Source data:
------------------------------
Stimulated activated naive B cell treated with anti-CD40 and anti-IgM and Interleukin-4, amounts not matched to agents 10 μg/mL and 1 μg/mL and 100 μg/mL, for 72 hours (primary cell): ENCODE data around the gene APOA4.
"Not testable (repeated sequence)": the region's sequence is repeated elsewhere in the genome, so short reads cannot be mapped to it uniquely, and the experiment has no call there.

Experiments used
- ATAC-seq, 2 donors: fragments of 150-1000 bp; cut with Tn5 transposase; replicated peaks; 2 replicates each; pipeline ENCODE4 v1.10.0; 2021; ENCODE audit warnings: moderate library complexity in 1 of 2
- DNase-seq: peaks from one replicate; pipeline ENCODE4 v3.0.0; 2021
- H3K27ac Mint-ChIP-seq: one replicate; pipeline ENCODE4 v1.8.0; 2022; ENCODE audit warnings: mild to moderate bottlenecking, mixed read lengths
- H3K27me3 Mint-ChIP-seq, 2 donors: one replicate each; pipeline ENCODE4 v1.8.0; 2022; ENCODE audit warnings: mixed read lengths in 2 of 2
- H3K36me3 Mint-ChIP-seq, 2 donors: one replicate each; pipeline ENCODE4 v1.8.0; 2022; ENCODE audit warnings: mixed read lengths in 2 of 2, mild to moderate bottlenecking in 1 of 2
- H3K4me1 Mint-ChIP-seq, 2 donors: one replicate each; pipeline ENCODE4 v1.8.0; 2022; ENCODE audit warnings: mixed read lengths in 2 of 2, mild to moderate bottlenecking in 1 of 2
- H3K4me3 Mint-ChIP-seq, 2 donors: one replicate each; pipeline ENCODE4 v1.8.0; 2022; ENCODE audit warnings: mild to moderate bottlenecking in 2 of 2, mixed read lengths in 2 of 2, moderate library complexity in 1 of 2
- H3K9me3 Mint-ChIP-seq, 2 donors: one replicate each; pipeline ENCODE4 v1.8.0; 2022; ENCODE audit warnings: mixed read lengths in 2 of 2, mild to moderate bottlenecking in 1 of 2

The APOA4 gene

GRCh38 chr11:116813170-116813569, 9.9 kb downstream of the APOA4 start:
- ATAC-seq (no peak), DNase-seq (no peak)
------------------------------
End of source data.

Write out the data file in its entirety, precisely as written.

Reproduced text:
Stimulated activated naive B cell treated with anti-CD40 and anti-IgM and Interleukin-4, amounts not matched to agents 10 μg/mL and 1 μg/mL and 100 μg/mL, for 72 hours (primary cell): ENCODE data around the gene APOA4.
"Not testable (repeated sequence)": the region's sequence is repeated elsewhere in the genome, so short reads cannot be mapped to it uniquely, and the experiment has no call there.

Experiments used
- ATAC-seq, 2 donors: fragments of 150-1000 bp; cut with Tn5 transposase; replicated peaks; 2 replicates each; pipeline ENCODE4 v1.10.0; 2021; ENCODE audit warnings: moderate library complexity in 1 of 2
- DNase-seq: peaks from one replicate; pipeline ENCODE4 v3.0.0; 2021
- H3K27ac Mint-ChIP-seq: one replicate; pipeline ENCODE4 v1.8.0; 2022; ENCODE audit warnings: mild to moderate bottlenecking, mixed read lengths
- H3K27me3 Mint-ChIP-seq, 2 donors: one replicate each; pipeline ENCODE4 v1.8.0; 2022; ENCODE audit warnings: mixed read lengths in 2 of 2
- H3K36me3 Mint-ChIP-seq, 2 donors: one replicate each; pipeline ENCODE4 v1.8.0; 2022; ENCODE audit warnings: mixed read lengths in 2 of 2, mild to moderate bottlenecking in 1 of 2
- H3K4me1 Mint-ChIP-seq, 2 donors: one replicate each; pipeline ENCODE4 v1.8.0; 2022; ENCODE audit warnings: mixed read lengths in 2 of 2, mild to moderate bottlenecking in 1 of 2
- H3K4me3 Mint-ChIP-seq, 2 donors: one replicate each; pipeline ENCODE4 v1.8.0; 2022; ENCODE audit warnings: mild to moderate bottlenecking in 2 of 2, mixed read lengths in 2 of 2, moderate library complexity in 1 of 2
- H3K9me3 Mint-ChIP-seq, 2 donors: one replicate each; pipeline ENCODE4 v1.8.0; 2022; ENCODE audit warnings: mixed read lengths in 2 of 2, mild to moderate bottlenecking in 1 of 2

The APOA4 gene

GRCh38 chr11:116813170-116813569, 9.9 kb downstream of the APOA4 start:
- ATAC-seq (no peak), DNase-seq (no peak)